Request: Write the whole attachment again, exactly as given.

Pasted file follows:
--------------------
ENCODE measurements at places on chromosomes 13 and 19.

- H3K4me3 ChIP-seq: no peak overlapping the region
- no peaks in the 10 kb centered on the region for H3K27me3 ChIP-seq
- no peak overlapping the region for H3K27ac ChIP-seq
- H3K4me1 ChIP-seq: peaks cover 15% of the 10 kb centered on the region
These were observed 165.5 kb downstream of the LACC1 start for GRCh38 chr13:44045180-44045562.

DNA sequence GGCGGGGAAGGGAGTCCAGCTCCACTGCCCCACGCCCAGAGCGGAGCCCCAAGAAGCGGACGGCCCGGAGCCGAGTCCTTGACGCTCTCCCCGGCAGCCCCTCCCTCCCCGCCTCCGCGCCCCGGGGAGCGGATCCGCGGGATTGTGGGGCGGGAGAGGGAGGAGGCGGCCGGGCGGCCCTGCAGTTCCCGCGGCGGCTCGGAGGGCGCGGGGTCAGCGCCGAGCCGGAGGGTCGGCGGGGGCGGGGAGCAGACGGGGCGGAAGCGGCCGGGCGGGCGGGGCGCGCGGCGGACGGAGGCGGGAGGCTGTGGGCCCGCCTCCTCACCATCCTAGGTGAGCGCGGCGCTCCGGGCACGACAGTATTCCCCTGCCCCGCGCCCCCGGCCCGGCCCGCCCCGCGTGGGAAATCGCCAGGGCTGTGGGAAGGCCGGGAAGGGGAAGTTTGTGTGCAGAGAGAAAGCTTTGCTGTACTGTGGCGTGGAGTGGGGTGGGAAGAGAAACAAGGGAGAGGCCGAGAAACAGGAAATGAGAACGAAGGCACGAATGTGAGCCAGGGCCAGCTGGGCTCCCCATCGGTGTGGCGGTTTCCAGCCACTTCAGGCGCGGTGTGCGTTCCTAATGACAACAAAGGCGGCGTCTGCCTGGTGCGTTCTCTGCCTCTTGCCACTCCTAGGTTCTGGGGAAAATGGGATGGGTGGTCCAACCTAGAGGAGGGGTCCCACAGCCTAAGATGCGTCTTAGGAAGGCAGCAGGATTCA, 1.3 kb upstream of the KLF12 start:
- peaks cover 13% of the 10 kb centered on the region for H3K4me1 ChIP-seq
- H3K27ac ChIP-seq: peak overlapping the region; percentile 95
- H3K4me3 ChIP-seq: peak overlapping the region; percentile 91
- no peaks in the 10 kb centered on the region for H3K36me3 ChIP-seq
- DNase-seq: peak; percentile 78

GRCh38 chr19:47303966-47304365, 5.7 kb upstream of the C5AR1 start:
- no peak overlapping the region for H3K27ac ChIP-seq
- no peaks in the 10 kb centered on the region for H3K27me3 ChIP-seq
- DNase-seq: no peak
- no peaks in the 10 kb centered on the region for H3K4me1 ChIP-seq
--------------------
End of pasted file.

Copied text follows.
ENCODE measurements at places on chromosomes 13 and 19.

- H3K4me3 ChIP-seq: no peak overlapping the region
- no peaks in the 10 kb centered on the region for H3K27me3 ChIP-seq
- no peak overlapping the region for H3K27ac ChIP-seq
- H3K4me1 ChIP-seq: peaks cover 15% of the 10 kb centered on the region
These were observed 165.5 kb downstream of the LACC1 start for GRCh38 chr13:44045180-44045562.

DNA sequence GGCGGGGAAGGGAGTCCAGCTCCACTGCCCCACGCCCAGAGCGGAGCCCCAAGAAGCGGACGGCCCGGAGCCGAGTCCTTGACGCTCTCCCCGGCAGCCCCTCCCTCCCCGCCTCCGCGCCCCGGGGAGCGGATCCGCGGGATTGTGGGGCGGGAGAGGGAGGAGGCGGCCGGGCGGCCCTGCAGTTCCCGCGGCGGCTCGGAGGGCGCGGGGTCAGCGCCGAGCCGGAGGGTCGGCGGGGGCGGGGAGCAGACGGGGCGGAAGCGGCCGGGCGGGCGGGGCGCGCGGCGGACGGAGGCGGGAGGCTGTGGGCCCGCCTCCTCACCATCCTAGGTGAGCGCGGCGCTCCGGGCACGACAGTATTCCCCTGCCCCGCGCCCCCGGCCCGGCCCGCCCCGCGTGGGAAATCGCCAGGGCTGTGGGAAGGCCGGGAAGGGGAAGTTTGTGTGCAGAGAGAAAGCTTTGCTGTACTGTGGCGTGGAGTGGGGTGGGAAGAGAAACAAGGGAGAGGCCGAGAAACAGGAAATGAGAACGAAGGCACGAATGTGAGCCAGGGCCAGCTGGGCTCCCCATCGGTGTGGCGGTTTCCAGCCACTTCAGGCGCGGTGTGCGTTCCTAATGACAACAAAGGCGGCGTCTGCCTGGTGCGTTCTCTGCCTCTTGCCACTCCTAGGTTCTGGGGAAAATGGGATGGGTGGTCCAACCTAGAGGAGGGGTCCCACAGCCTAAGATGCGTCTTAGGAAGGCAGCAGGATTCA, 1.3 kb upstream of the KLF12 start:
- peaks cover 13% of the 10 kb centered on the region for H3K4me1 ChIP-seq
- H3K27ac ChIP-seq: peak overlapping the region; percentile 95
- H3K4me3 ChIP-seq: peak overlapping the region; percentile 91
- no peaks in the 10 kb centered on the region for H3K36me3 ChIP-seq
- DNase-seq: peak; percentile 78

GRCh38 chr19:47303966-47304365, 5.7 kb upstream of the C5AR1 start:
- no peak overlapping the region for H3K27ac ChIP-seq
- no peaks in the 10 kb centered on the region for H3K27me3 ChIP-seq
- DNase-seq: no peak
- no peaks in the 10 kb centered on the region for H3K4me1 ChIP-seq